Introduction: Acute kidney injury (AKI) and sepsis are significant causes of morbidity and mortality in intensive care units. Therefore, early screening of high-risk individuals is critical for preventing AKI and improving outcomes.
Objectives: To examine the possible involvement of uric acid in predicting AKI and mortality in septic patients.
Patients and Methods: A prospective study recruited 400 patients with sepsis based on the quick Sequential Organ Failure Assessment (qSOFA) criteria who were hospitalized in the intensive care unit (ICU). Patients were categorized into two groups depending on their uric acid levels; those with a serum uric acid ≥7 mg/dL and those with a serum uric acid <7 mg/dL.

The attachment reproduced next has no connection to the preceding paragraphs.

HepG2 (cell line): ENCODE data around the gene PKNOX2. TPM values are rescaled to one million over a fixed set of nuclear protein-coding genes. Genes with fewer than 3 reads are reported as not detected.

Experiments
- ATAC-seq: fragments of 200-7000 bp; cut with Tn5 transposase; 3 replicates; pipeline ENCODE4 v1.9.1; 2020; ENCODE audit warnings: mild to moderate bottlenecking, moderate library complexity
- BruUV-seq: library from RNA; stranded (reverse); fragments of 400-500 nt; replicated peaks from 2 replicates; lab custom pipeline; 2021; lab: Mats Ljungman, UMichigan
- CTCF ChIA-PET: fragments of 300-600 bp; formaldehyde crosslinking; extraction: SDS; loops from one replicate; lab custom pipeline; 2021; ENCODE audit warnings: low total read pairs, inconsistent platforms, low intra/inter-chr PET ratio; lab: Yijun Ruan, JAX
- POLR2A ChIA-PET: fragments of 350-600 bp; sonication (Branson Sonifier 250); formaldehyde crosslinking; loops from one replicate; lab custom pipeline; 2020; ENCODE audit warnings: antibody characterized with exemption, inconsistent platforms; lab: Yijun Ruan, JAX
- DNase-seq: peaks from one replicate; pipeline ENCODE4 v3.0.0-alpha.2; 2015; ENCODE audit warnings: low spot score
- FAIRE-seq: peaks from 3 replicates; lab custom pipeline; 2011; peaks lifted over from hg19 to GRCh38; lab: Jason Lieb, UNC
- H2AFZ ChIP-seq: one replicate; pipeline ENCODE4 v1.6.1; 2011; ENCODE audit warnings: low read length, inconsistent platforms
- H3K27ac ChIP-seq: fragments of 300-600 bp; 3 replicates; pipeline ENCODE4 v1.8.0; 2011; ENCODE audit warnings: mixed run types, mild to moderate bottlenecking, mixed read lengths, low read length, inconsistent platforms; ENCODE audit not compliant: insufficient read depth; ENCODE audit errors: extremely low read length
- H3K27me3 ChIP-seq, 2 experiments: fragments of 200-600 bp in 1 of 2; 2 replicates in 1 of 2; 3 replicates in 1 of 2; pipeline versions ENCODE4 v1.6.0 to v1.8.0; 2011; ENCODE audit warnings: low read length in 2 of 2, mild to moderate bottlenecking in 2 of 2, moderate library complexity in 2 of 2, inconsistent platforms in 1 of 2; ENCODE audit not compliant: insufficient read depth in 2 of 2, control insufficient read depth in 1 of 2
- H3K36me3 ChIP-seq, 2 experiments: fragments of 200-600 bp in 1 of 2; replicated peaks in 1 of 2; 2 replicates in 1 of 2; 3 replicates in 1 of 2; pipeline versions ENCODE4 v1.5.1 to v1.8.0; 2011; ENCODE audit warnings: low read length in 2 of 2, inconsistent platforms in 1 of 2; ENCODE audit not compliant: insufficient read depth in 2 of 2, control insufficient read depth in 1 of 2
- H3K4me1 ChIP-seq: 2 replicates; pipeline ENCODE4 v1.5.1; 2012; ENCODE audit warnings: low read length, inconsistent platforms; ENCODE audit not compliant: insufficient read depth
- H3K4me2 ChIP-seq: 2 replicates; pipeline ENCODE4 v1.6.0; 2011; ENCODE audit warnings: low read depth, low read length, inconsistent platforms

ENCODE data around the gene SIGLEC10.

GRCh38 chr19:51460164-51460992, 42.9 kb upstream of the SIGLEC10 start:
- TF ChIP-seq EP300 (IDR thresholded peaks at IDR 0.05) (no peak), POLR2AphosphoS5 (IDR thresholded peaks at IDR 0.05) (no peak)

Results: A total of 400 septic patients were included in this study. Among them, 52.5% (210/400) patients had hyperuricemia during admission to the ICU. A total of 177/400 (44.2%) patients developed AKI. The likelihood of having hyperuricemia in association with AKI was 65.6%. Meanwhile, the likelihood of having a uric acid level of less than 7 mg/dL in association with AKI was 23.9% (P<0.001). The mortality rate in the hyperuricemia group was substantially greater than in the normal uric acid level group (P<0.001). Uric acid levels higher than 7 mg/dL were significantly associated with AKI by multivariate logistic regression (P= 0.002). Receiver operating characteristic (ROC) curves revealed that uric acid has a high predictive value for AKI and ICU mortality in patients with sepsis.
Conclusion: Serum uric acid could be a marker to predict AKI and mortality in patients with sepsis.